The Football Association was appalled by what they considered to be women's involvement in national politics. It now began a propaganda campaign against women's football. A new rule was introduced that stated no football club in the FA should allow their ground to be used for women's football unless it was prepared to handle all the cash transactions and do the full accounting. This was an attempt to smear Alfred Frankland with financial irregularities.

On 5th December 1921, the Football Association issued the following statement:

Complaints having been made as to football being played by women, the Council feel impelled to express their strong opinion that the game of football is quite unsuitable for females and ought not to be encouraged.

Complaints have been made as to the conditions under which some of these matches have been arranged and played, and the appropriation of the receipts to other than Charitable objects.

The Council are further of the opinion that an excessive proportion of the receipts are absorbed in expenses and an inadequate percentage devoted to Charitable objects.

For these reasons the Council requests the clubs belonging to the Association refuse the use of their grounds for such matches.

This measure removed the ability of women to raise significant sums of money for charity as they were now barred from playing at all the major venues. The Football Association also announced that members were not allowed to referee or act as linesman at any women's football match.

The Dick Kerr Ladies team were shocked by this decision. Alice Kell, the captain, spoke for the other women when she said: "We play for the love of the game and we are determined to carry on. It is impossible for the working girls to afford to leave work to play matches all over the country and be the losers. I see no reason why we should not be recompensated for loss of time at work. No one ever receives more than 10 shillings per day."

Alice Norris pointed out that the women were determined to resist attempts to stop them playing football: "We just took it all in our stride but it was a terrible shock when the FA stopped us from playing on their grounds. We were all very upset but we ignored them when they said that football wasn't a suitable game for ladies to play."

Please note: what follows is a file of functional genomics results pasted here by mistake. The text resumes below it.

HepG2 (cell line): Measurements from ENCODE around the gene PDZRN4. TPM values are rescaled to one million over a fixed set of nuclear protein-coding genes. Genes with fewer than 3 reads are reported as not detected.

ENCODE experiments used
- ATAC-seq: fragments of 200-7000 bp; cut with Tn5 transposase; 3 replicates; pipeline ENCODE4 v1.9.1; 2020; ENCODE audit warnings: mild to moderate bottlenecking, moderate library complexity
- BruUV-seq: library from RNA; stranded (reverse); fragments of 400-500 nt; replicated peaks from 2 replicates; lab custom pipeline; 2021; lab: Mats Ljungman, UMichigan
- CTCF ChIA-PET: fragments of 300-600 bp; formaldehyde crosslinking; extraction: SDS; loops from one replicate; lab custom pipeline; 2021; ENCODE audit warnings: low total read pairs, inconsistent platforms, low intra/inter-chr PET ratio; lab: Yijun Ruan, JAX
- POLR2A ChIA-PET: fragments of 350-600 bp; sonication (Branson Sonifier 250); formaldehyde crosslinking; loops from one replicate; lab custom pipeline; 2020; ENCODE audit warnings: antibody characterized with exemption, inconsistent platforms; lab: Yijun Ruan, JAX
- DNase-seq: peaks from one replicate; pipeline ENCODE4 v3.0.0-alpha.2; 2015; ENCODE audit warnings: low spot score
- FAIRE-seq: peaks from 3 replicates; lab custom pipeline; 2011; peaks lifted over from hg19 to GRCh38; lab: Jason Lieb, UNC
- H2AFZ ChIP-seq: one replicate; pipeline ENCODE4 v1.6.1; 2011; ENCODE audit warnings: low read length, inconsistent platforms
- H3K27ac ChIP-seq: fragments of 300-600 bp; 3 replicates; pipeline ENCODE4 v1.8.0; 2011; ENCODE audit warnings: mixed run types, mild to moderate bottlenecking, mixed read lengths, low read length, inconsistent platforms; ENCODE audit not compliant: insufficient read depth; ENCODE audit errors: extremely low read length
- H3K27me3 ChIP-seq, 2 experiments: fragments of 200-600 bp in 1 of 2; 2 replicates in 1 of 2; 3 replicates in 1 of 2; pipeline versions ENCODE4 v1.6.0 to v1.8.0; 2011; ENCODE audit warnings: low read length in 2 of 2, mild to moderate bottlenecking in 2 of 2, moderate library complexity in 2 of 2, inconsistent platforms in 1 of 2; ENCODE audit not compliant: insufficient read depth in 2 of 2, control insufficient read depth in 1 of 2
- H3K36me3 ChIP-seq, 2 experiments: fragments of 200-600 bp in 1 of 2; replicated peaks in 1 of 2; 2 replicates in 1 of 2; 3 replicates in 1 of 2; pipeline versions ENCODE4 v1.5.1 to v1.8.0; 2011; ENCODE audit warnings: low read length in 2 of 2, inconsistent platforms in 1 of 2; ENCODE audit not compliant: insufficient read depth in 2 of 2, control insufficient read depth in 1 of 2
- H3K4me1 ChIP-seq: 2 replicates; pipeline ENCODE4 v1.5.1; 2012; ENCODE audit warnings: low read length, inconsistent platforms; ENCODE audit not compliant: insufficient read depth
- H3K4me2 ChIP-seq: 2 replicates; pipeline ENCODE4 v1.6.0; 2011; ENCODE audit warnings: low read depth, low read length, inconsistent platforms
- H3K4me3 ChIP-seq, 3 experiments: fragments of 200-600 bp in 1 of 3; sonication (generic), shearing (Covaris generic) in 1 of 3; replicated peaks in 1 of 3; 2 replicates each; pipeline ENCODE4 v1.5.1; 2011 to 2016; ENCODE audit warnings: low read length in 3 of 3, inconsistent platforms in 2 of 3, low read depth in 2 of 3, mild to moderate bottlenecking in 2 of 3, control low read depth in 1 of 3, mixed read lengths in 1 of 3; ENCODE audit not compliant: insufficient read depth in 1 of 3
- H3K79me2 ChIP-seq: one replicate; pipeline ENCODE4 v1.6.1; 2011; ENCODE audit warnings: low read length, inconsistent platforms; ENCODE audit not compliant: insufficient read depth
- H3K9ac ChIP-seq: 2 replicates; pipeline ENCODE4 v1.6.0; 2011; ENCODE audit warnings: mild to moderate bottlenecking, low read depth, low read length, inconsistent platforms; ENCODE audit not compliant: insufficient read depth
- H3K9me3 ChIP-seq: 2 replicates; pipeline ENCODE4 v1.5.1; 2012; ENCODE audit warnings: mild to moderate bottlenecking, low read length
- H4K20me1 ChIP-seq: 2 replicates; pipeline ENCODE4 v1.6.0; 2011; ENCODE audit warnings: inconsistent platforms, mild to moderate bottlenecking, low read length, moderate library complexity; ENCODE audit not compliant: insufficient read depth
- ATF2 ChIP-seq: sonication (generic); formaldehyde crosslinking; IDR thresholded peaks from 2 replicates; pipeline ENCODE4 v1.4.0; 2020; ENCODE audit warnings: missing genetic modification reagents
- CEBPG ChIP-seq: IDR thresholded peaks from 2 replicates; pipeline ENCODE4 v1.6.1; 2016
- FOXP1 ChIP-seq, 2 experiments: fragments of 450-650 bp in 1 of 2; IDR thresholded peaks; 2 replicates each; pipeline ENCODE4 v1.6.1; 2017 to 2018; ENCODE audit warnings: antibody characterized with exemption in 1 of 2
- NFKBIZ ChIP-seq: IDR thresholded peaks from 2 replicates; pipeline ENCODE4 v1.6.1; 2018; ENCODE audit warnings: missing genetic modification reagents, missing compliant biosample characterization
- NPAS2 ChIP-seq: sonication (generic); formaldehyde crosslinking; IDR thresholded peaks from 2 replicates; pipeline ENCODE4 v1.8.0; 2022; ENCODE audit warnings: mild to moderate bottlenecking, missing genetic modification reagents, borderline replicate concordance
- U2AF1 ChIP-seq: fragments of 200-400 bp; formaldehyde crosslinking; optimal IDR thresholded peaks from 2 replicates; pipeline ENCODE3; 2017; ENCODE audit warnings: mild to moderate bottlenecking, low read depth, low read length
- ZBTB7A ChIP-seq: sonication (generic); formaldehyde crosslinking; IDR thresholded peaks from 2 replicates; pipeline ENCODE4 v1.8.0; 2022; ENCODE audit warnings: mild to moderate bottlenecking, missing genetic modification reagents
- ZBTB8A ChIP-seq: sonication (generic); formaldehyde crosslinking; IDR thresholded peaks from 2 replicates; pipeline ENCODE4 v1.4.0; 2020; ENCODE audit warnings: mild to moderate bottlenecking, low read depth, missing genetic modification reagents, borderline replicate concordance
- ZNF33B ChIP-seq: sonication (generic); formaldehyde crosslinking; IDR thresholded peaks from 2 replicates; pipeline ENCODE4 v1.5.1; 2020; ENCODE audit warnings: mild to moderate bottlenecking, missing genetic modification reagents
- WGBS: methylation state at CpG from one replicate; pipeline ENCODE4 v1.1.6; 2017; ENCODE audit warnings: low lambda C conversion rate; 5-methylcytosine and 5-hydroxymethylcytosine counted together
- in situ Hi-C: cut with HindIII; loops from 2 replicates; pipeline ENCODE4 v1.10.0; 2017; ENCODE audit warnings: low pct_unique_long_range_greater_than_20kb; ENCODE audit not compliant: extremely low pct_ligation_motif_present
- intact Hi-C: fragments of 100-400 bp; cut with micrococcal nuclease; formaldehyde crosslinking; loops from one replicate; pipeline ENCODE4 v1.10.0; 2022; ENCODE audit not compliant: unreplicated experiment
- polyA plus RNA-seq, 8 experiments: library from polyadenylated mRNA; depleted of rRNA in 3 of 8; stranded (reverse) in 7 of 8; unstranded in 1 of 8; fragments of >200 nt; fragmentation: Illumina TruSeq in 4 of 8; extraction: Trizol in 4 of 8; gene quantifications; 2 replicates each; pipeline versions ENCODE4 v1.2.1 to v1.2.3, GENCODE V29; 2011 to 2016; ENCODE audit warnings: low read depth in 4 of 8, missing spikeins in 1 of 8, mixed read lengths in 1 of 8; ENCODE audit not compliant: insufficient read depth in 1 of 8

As Gail J. Newsham argued In a League of their Own: "So, that was that, the axe had fallen, and despite all the ladies denials and assurances regarding finances, and their willingness to play under any conditions that the FA laid down, the decision was irreversible. The chauvinists, the medical 'experts' and the anti women's football lobby had won - their threatened male bastion was now safe."

Alfred Frankland responded to the action taken by the Football Association with the claim: "The team will continue to play, if the organisers of charity matches will provide grounds, even if we have to play on ploughed fields."

Frankland now decided to take his team on a tour of Canada and the United States. The team included Alice Woods, Jennie Harris, Daisy Clayton, Alice Kell, Florrie Redford, Florrie Haslam, Jessie Walmsley, Lily Parr, Molly Walker, Carmen Pomies, Lily Lee, Alice Mills, Annie Crozier, May Graham, Lily Stanley and R. J. Garrier. Their regular goalkeeper, Peggy Mason, was unable to go due to the recent death of her mother.

When the Dick Kerr Ladies arrived in Quebec on 22nd December, 1922, they discovered that the Dominion Football Association had banned them from playing against Canadian teams. They were accepted in the United States, and even though they were sometimes forced to play against men, they lost only 3 out of 9 games. They visited Boston, Baltimore, St. Louis, Washington, Detroit, Chicago and Philadelphia during their tour of America.

Florrie Redford was the leading scorer on the tour but Lily Parr was considered the star player and American newspapers reported that she was the "most brilliant female player in the world". One member of the team, Alice Mills, met her future husband at one of the games, and would later return to marry him and become an American citizen.

In Philadelphia four members of the team, Jennie Harris, Florrie Haslam, Lily Parr, and Molly Walker, met the American Women's Olympic team in a relay race of about a quarter of a mile. Even though their fastest runner, Alice Woods, was unavailable through illness, the Preston ladies still won the race.

Dick Kerr Ladies continued to play charity games in England but denied access by the Football Association to the large venues, the money raised was disappointing when compared to the years immediately following the First World War. In 1923 the French Ladies came over for their annual tour of England. They played against Dick Kerr Ladies at Cardiff Arms Park. Part of the proceeds were for the Rheims Cathedral Fund in France.

Dick, Kerr Engineering was eventually taken over by English Electric. Although they allowed the team to play on Ashton Park, it refused to subsidize the football team. Alfred Frankland was also told that he would no longer be given time off to run the team that was now known as the Preston Ladies.

Frankland decided to leave English Electric and open a shop with his wife in Sharoe Green Lane in Preston where they sold fish and greengroceries. He continued to manage Preston Ladies with great success.